Dealing with Data BreachesOctober 4, 2016
Data breaches are an increasing threat for businesses of all sizes. If you have a breach that exposes the personal information that you hold about your customers or employees, what should you do to help them? Should you hire an identity theft service provider? If so, how should you choose one? Consumer Federation of America, a nonprofit association of consumer organizations and agencies, has created a checklist, “My company’s had a data breach, now what? 7 questions to ask when considering identity theft services,” to help you make these decisions. This is not meant to be legal advice, however – always consult with an attorney about how to respond to a data breach.
Identity theft services typically alert people about possible fraudulent use of their personal information, mitigate the damage, and/or help victims recover from identity theft. The features of these services vary and can often be customized to fit particular breach situations. One basic question to ask is whether the service will provide information to the breach victims about how to reduce the potential damage that may result – for example, by changing their account numbers and passwords, monitoring there accounts online, and using fraud alerts, security freezes and other tools.
Businesses seeking to contract for identity theft services should ask the same questions about how they function that consumers shopping for such services would. Are they be available 24/7? Is there is a toll-free number with live operators? What will the response times be? Can they handle multiple languages? If monitoring is provided, how quickly are alerts sent and what are the options for receiving them? Are there specially trained personnel to help victims of fraud resulting from the breach, and will that assistance continue for problems that are not resolved when the contract ends?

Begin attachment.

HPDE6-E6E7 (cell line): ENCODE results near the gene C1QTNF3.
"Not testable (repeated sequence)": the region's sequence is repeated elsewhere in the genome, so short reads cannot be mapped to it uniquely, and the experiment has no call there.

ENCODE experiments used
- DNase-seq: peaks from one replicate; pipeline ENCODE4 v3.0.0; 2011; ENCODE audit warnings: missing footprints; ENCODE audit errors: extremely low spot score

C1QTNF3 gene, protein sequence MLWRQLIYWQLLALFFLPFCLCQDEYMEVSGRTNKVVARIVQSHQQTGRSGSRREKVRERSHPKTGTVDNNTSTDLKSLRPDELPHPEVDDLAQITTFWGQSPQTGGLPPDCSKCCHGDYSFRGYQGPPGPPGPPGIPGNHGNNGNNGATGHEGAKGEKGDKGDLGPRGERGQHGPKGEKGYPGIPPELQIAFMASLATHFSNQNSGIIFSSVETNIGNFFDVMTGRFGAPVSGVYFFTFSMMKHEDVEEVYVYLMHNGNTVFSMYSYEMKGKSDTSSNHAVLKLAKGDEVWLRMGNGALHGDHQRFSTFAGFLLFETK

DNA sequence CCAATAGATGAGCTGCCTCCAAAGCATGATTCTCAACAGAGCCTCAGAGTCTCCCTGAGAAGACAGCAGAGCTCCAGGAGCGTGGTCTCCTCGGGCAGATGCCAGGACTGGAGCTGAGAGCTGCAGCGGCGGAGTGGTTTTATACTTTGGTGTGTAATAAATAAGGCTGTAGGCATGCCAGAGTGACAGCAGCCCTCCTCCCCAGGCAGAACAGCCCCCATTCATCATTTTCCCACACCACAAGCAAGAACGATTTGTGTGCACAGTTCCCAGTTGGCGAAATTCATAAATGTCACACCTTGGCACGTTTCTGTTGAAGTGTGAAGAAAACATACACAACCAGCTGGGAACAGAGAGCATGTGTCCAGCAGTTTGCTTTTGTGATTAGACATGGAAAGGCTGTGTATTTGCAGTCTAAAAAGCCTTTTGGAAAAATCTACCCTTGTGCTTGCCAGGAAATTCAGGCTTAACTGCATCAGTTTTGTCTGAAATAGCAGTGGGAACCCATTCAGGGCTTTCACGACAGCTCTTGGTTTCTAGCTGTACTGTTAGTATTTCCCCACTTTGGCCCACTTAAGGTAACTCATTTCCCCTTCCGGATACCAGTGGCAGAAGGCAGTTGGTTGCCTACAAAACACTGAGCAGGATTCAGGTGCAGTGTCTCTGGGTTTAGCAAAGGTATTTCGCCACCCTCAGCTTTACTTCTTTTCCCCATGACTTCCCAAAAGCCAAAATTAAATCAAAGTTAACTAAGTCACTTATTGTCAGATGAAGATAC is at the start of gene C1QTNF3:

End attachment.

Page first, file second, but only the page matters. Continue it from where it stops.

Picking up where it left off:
The checklist explains the different kinds of monitoring and fraud resolution that may be offered and what is most useful to the breach victims depending on the types of personal information that were compromised. How do you know if you need an identity theft service at all? A good rule of thumb is: if you are legally required to notify the victims of a data breach, consider providing these services. Some identity theft service providers can also assist you in writing and/or sending the notifications to those affected by the breach and handling general inquiries.
You may want to retain an identity theft service provider in advance to avoid the stress of having to select one in the midst of a hectic breach situation. Ask your insurance company if your coverage includes identity theft services. If it does, your insurer may provide a list of service providers. The checklist also provides other suggestions for how to find a reputable identity theft service.
As in any contract, you will want to make sure that the agreement clearly describes the services and the terms accurately reflect your expectations. You may want to consider including provisions that address whether and in what manner the identity theft service provider may solicit the breach victims to buy services during the contract period and/or purchase services once it ends.
Ultimately, the quality of the identity theft services you offer to data breach victims and the behavior of the service provider will reflect on you. Identity theft services may not be necessary in every breach situation, but if you decide to offer them, choose the services and features that will best fit the needs of those who may use it. You will find “My company’s had a data breach, now what? 7 questions to ask when considering identity theft services” on the homepage of CFA’s www.IDTheftInfo.org website.
** This article was contributed by Susan Grant, director of consumer protection and privacy at the Consumer Federation of America.